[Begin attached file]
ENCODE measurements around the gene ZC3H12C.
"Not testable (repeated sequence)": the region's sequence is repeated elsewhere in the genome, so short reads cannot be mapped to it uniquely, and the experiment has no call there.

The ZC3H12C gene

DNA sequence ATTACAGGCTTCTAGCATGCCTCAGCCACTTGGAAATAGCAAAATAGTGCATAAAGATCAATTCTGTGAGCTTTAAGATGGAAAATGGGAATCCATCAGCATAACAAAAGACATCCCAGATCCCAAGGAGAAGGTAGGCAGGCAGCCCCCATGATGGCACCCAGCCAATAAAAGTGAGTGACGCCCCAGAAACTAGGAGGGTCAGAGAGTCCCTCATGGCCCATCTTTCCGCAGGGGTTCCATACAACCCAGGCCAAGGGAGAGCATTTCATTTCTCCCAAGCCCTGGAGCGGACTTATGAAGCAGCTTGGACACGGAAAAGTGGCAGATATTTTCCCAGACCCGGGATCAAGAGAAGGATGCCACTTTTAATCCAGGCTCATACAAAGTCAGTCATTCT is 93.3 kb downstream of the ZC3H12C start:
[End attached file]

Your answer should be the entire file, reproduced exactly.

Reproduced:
ENCODE measurements around the gene ZC3H12C.
"Not testable (repeated sequence)": the region's sequence is repeated elsewhere in the genome, so short reads cannot be mapped to it uniquely, and the experiment has no call there.

The ZC3H12C gene

DNA sequence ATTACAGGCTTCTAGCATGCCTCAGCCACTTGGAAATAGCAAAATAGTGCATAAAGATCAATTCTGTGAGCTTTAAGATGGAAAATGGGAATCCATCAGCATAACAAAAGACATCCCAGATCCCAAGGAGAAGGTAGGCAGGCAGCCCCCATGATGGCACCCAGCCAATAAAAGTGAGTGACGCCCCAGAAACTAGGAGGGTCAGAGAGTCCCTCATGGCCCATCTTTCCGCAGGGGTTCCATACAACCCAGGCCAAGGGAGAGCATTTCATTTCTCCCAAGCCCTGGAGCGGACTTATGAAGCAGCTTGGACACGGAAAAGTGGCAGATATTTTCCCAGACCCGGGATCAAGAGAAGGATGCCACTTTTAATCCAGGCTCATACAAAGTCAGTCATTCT is 93.3 kb downstream of the ZC3H12C start: